To fill computers' voracious appetite for data, Intel and Micron say they've developed the first new kind of memory since NAND flash was introduced in 1989.
The new technology, 3D XPoint, is a form of non-volatile memory that's as much as 1,000 times faster than NAND flash, the companies say. Processors will need access that fast to crunch the data sets for things like 8K gaming, financial fraud detection and real-time disease tracking, according to Intel and Micron. 3D XPoint is due to ship in sample quantities later this year and arrive in products next year.
The companies developed 3D XPoint to complement DRAM and NAND. Far faster than NAND but still an order of magnitude slower than DRAM, it also has a cost per bit that falls in between the two established technologies, said Scott DeBoer, vice president of research & development at Micron. The speed comes in part from the fact that 3D XPoint reads and writes data in very small sizes, similar to DRAM, but it's 10 times as dense as DRAM, DeBoer said.
3D XPoint could fit in anywhere rapid access to large amounts of data is required, including as a high-speed cache. It could deliver benefits including high-fidelity pattern recognition, faster genomics processing, and more responsive games with larger worlds and more textures, they said.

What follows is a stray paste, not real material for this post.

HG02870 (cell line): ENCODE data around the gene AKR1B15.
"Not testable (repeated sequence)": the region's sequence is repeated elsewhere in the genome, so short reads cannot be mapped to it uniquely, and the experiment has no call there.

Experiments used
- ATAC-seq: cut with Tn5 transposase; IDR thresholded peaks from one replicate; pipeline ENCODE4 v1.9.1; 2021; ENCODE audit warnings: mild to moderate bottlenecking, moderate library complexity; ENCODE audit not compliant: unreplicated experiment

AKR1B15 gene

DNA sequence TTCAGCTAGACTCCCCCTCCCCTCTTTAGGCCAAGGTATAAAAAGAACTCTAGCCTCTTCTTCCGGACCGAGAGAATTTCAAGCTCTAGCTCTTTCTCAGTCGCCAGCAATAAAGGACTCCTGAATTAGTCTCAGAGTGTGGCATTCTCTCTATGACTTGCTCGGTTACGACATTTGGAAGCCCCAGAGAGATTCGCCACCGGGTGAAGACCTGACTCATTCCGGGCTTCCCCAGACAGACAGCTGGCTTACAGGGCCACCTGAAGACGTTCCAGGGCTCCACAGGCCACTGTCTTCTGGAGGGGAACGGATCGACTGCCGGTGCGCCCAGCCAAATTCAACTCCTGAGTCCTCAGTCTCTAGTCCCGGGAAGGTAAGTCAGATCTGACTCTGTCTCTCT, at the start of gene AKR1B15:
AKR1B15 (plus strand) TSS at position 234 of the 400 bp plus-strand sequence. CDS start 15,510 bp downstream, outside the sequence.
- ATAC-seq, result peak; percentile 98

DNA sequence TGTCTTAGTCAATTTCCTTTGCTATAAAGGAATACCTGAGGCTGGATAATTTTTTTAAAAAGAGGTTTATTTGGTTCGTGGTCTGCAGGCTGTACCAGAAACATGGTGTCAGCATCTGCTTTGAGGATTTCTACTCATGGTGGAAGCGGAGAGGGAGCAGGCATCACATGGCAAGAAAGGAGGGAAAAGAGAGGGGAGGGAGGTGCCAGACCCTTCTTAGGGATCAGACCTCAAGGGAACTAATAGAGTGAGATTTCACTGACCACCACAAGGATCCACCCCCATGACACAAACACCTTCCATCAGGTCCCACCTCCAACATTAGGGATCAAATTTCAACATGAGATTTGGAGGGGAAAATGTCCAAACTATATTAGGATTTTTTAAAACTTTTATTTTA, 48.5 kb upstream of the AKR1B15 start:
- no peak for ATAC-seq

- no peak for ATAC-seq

"This is truly a breakthrough kind of technology the industry has been looking for for a while," analyst Patrick Moorhead of Moor Insights & Strategy said in an email interview. It will take the place of SSDs in some PCs and servers, especially for big data deployments, and in time could change the way developers architect applications and operating systems, he said.
Intel and Micron have been working on 3D XPoint together since 2012, though some of their scientists have been involved in the quest much longer, DeBoer said. The two companies teamed up in order to make it a reality sooner. It's the faster flash that the industry has been looking for, the companies say. It also has 1,000 times the endurance of NAND, meaning it's possible to read and write data with it many more times, they say.
To achieve those goals, the companies developed a new architecture called a cross point array, which they describe as a three-dimensional checkerboard. Each cell is connected to metal lines at the top and bottom that are perpendicular to each other and allow for quick connections. The cell itself consists of a switch and the memory element, with no need for a transistor. It stores data not by moving electrons, as NAND does, but by changing the resistance of the material itself, which the companies won't identify.
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